Remember how when the stock market was falling, it was all Obama's fault? Remember how it rallied last week? We didn't hear a damned peep about how awesome Obama is for turning the market around, which is the logical extrapoplation from right-wing theories that it's all the president's doing. Dana Perino explains why:
Wall Street had a nice little rally this week, but former White House Press Secretary Dana Perino hopes President Obama doesn't get too much credit.
Former White House spokesperson Dana Perino said on Sunday that the Bush administration, while presiding over the start of the current recession, nevertheless deserved some credit for the modest uptick that Wall Street experienced this past week.
Appearing on CSPAN's Washington Journal, the last of Bush's press secretaries said it was "not a secret" that the current economic mess started under her boss's watch. But, she cautioned, the public had yet to realize the full extent to which the past president's policies "alleviat[ed] the downturn." Take, for instance, the improvement in the Dow Jones Industrial average this week.
"You were just speaking earlier about the possibility that since we had a little bit of a better week on Wall Street does that spell a turnaround?" Perino said. "Can all the credit go specifically to President Obama? Well, I would say no. We are just going to have to take a while to let all of this settle down and let the policies that our administration and the new administration are trying to put in place have a chance to work."
I see. Just so we're clear, here's a helpful guide to the rules of market watching, as they relate to partisan politics:
When the market went down on Bush's watch before the 2008 elections, this was Bill Clinton's fault.
When the market went down on Bush's watch between November 2008 and January 2009, this was Barack Obama's fault.
When the market went down during Obama's first seven weeks in office, this was definitely Barack Obama's fault.
And when the market rallies on Obama's watch during the second week in March, George W. Bush deserves at least some of the credit.
Riiight. Go on, pull the other one, it's got bells on.
I wonder how she'd spin this little nugget:
Isn't it ironic? Don't you think? Good thing for these Republican voters that the bleeding heart liberals are in charge now, huh.
Today's losers losing their homes are Republican districts. At least according to the Center for Responsible Lending, who has just issued a new report that shows nine of the top ten districts with the most foreclosures are Republican and most likely to receive the bulk of any homeowner bailout, and thus, at least according to one On Air editor of a major cable network, fit the definition of "losers".
Things look a little better further down the list. However, only six of the 22 districts with more than 10,000 foreclosures projected are represented by Democrats, and only two of those have served a full term. So 20 of the 22 have been in Republican hands until very recently.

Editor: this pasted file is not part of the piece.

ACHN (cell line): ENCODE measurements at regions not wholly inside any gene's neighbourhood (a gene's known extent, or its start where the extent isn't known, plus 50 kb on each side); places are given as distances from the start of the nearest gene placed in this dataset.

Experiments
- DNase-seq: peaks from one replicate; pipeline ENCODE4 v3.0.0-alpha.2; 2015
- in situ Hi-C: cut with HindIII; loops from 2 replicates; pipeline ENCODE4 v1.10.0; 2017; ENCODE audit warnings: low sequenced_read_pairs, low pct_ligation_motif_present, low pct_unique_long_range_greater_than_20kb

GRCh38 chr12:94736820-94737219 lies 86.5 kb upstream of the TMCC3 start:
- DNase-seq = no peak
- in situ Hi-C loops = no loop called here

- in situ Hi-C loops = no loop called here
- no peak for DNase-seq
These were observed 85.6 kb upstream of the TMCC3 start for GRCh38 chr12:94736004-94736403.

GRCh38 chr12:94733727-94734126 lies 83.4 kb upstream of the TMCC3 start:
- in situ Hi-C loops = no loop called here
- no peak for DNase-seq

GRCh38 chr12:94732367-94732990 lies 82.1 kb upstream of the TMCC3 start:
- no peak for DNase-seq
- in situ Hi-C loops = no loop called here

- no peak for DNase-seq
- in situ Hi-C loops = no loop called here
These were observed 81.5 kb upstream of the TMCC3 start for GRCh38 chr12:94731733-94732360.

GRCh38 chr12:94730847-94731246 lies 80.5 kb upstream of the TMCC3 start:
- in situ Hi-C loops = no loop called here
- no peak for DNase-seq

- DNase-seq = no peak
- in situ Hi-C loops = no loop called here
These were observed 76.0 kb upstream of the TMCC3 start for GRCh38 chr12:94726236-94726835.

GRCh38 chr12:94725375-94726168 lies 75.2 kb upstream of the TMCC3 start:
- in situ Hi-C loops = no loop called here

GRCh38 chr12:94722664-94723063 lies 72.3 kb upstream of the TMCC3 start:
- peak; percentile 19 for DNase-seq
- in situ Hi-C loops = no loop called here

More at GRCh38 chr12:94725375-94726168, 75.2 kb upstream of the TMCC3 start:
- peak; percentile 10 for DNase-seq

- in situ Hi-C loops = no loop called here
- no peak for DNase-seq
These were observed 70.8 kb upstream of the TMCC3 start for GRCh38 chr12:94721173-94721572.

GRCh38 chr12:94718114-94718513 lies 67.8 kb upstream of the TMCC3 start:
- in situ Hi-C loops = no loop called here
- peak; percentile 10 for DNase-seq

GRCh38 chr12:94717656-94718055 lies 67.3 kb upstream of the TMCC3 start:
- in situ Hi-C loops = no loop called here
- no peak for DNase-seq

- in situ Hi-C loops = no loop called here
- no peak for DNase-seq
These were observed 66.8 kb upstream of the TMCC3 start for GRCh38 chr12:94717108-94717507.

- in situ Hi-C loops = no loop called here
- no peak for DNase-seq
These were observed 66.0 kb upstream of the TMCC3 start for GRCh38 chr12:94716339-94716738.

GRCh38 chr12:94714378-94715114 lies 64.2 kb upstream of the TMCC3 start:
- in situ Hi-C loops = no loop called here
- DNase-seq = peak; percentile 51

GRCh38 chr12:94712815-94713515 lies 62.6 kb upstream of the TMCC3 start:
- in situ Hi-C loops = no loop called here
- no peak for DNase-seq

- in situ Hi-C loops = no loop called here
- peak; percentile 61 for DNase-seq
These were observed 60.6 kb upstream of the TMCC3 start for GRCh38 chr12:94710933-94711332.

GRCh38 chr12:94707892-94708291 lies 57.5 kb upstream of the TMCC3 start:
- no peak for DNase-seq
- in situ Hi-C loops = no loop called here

This, too, of course, is probably somehow the Democrats' fault. It always is. They may not know quite how, but of course, there's never a Con to blame.
And while Cons will scream until they're blue in the face that Dems' plans won't work, ask 'em for a counter-proposal and they choke:
No, Mitch, it's really not. You see, you're the ones whining about how what Obama's doing is wrong and you guys would do oh-such-a-better job. It's your fucking responsibility as lawmakers to show how your comprehensive approach would do a better job.
Since President Obama unveiled his budget last month, Republicans have been relentlessly attacking his comprehensive proposals. Last week, Rep. Eric Cantor (R-VA) said that Obama “should be focusing on the ‘economic crisis,’ as opposed to holding four-hour meetings on health care.” Today on ABC’s This Week, Senate Minority Leader Mitch McConnell (R-KY) kept up the drumbeat, saying, “It taxes too much, it spends too much, it borrows too much.”
However, host George Stephanopoulos repeatedly pressed McConnell for a comprehensive Republican alternative budget. Each time, McConnell simply attacked Obama’s plan. He said that he and his colleagues would be offering amendments to “reframe” what the Democrats have proposed, but don’t plan on offering a comprehensive plan:
McCONNELL: [W]e are going to offer a number of amendments to the Democratic proposal. […]
STEPHANOPOULOS: But shouldn’t you have a comprehensive approach that lays out the trade-offs? If you just have rifle-shot amendments, you don’t have to make all the trade-offs that you have to make in an overall budget.
McCONNELL: Well, we’re just sort of getting down in the weeds here about procedure. Through the amendment process, we would absolutely reformulate the Democratic plan. Whether you have a comprehensive approach or whether you offer an amendment is something a parliamentarian can debate.
If you can't do that, it means you don't have a comprehensive approach. You can't do any better. So shut the fuck up.
It's no wonder Cons are even losing their radio audience. There's only so much dumbfuckery even the most dumbfuck-addicted can bear to swallow.